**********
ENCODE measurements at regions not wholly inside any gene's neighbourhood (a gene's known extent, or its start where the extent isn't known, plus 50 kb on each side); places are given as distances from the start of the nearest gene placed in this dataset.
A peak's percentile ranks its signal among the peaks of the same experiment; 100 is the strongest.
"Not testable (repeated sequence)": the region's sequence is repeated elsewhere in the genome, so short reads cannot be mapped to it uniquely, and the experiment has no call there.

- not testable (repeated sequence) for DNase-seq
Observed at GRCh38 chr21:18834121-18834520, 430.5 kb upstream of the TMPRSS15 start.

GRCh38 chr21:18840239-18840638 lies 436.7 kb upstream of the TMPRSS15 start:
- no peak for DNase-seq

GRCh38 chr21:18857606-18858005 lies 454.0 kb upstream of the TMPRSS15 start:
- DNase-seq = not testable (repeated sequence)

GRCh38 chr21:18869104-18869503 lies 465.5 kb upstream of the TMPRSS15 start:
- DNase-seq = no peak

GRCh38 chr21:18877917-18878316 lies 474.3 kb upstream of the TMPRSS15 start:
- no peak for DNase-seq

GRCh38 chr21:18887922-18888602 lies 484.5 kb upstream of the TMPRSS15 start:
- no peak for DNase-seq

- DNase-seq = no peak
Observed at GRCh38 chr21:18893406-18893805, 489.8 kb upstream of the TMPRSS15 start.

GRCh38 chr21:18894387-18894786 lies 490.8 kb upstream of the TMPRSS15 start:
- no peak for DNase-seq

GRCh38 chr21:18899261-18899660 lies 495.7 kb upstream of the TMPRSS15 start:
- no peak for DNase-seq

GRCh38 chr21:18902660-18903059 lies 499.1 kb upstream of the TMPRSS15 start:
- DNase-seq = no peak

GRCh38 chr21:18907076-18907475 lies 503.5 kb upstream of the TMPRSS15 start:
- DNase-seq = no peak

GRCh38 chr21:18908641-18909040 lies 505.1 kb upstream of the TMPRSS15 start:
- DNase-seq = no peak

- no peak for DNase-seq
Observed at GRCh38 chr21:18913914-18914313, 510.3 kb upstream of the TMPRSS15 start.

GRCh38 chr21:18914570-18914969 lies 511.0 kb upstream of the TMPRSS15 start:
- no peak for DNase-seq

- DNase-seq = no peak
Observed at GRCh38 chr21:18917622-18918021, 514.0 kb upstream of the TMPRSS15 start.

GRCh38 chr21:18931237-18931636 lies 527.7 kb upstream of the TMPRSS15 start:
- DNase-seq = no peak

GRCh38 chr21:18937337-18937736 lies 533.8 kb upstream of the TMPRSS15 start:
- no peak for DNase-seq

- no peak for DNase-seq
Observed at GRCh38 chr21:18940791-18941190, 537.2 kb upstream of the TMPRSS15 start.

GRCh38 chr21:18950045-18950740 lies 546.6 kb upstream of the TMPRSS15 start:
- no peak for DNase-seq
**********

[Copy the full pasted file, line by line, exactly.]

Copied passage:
ENCODE measurements at regions not wholly inside any gene's neighbourhood (a gene's known extent, or its start where the extent isn't known, plus 50 kb on each side); places are given as distances from the start of the nearest gene placed in this dataset.
A peak's percentile ranks its signal among the peaks of the same experiment; 100 is the strongest.
"Not testable (repeated sequence)": the region's sequence is repeated elsewhere in the genome, so short reads cannot be mapped to it uniquely, and the experiment has no call there.

- not testable (repeated sequence) for DNase-seq
Observed at GRCh38 chr21:18834121-18834520, 430.5 kb upstream of the TMPRSS15 start.

GRCh38 chr21:18840239-18840638 lies 436.7 kb upstream of the TMPRSS15 start:
- no peak for DNase-seq

GRCh38 chr21:18857606-18858005 lies 454.0 kb upstream of the TMPRSS15 start:
- DNase-seq = not testable (repeated sequence)

GRCh38 chr21:18869104-18869503 lies 465.5 kb upstream of the TMPRSS15 start:
- DNase-seq = no peak

GRCh38 chr21:18877917-18878316 lies 474.3 kb upstream of the TMPRSS15 start:
- no peak for DNase-seq

GRCh38 chr21:18887922-18888602 lies 484.5 kb upstream of the TMPRSS15 start:
- no peak for DNase-seq

- DNase-seq = no peak
Observed at GRCh38 chr21:18893406-18893805, 489.8 kb upstream of the TMPRSS15 start.

GRCh38 chr21:18894387-18894786 lies 490.8 kb upstream of the TMPRSS15 start:
- no peak for DNase-seq

GRCh38 chr21:18899261-18899660 lies 495.7 kb upstream of the TMPRSS15 start:
- no peak for DNase-seq

GRCh38 chr21:18902660-18903059 lies 499.1 kb upstream of the TMPRSS15 start:
- DNase-seq = no peak

GRCh38 chr21:18907076-18907475 lies 503.5 kb upstream of the TMPRSS15 start:
- DNase-seq = no peak

GRCh38 chr21:18908641-18909040 lies 505.1 kb upstream of the TMPRSS15 start:
- DNase-seq = no peak

- no peak for DNase-seq
Observed at GRCh38 chr21:18913914-18914313, 510.3 kb upstream of the TMPRSS15 start.

GRCh38 chr21:18914570-18914969 lies 511.0 kb upstream of the TMPRSS15 start:
- no peak for DNase-seq

- DNase-seq = no peak
Observed at GRCh38 chr21:18917622-18918021, 514.0 kb upstream of the TMPRSS15 start.

GRCh38 chr21:18931237-18931636 lies 527.7 kb upstream of the TMPRSS15 start:
- DNase-seq = no peak

GRCh38 chr21:18937337-18937736 lies 533.8 kb upstream of the TMPRSS15 start:
- no peak for DNase-seq

- no peak for DNase-seq
Observed at GRCh38 chr21:18940791-18941190, 537.2 kb upstream of the TMPRSS15 start.

GRCh38 chr21:18950045-18950740 lies 546.6 kb upstream of the TMPRSS15 start:
- no peak for DNase-seq